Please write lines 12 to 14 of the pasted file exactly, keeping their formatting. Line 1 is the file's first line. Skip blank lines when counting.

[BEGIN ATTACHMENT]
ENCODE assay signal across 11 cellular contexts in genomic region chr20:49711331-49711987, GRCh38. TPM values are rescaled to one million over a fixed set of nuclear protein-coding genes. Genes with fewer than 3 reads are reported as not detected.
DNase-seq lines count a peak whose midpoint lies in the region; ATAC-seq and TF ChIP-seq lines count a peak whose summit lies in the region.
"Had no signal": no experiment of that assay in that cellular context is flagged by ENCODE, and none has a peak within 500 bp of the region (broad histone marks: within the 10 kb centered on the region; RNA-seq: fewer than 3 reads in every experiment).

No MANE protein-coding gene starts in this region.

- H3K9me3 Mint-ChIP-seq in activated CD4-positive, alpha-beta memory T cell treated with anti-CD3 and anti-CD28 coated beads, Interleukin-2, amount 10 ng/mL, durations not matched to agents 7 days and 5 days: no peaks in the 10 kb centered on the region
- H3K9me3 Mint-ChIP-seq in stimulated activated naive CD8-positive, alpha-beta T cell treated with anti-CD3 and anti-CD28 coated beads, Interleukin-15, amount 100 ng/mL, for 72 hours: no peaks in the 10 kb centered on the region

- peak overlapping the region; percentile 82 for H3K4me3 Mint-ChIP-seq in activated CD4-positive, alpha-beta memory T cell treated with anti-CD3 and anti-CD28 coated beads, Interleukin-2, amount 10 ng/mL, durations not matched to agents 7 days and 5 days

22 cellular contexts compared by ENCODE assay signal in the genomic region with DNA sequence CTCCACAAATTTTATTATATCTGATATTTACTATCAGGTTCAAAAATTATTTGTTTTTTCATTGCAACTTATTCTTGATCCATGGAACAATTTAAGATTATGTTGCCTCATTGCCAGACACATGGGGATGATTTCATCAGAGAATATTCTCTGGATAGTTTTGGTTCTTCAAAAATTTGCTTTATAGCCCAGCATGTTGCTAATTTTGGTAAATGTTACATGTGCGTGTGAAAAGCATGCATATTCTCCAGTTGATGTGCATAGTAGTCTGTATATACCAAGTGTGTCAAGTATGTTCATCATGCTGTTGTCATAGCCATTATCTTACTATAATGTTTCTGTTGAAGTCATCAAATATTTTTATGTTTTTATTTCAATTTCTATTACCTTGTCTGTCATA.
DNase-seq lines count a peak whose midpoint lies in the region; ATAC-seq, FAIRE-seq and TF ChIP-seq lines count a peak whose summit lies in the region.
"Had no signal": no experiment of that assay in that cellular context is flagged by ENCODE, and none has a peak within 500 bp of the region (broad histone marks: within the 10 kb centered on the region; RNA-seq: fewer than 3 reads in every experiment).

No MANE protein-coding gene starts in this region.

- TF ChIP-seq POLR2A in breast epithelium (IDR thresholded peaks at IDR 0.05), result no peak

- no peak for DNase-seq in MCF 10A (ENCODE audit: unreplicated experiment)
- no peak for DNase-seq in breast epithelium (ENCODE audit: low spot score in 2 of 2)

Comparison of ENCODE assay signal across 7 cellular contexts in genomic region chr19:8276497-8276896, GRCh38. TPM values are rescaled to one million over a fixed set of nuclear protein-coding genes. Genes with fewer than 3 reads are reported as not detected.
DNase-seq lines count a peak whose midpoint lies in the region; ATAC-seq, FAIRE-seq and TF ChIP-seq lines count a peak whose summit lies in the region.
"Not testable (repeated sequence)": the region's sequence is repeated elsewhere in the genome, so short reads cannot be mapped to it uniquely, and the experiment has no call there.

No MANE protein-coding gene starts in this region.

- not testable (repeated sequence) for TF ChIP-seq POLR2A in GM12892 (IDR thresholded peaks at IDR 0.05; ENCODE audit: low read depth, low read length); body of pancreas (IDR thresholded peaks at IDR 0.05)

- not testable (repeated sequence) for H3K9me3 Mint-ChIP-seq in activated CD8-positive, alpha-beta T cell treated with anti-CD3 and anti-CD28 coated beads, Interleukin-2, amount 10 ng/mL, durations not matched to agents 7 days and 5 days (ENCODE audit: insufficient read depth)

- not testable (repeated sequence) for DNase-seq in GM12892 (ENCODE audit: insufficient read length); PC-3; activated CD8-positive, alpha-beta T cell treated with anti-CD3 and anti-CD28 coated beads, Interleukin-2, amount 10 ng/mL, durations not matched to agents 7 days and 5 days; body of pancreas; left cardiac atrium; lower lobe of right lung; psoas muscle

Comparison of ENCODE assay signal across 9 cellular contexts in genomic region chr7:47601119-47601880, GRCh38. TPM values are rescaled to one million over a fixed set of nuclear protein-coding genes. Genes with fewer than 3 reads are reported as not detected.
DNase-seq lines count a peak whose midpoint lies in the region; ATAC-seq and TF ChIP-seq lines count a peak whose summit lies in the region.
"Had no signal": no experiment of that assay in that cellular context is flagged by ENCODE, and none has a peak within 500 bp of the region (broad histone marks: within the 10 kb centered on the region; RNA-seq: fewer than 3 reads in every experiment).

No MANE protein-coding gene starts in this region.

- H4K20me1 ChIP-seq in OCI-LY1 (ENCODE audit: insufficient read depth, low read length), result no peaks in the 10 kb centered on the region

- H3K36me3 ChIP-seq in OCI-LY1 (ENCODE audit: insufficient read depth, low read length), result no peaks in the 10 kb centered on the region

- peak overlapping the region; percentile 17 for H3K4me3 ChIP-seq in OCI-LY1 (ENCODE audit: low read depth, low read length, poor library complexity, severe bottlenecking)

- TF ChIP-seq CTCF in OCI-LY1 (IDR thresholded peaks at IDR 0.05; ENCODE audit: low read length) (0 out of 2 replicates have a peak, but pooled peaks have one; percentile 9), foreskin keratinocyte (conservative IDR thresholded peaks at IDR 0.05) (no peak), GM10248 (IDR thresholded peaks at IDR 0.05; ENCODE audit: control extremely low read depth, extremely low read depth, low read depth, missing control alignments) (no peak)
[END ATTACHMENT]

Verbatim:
- TF ChIP-seq POLR2A in breast epithelium (IDR thresholded peaks at IDR 0.05), result no peak

- no peak for DNase-seq in MCF 10A (ENCODE audit: unreplicated experiment)
- no peak for DNase-seq in breast epithelium (ENCODE audit: low spot score in 2 of 2)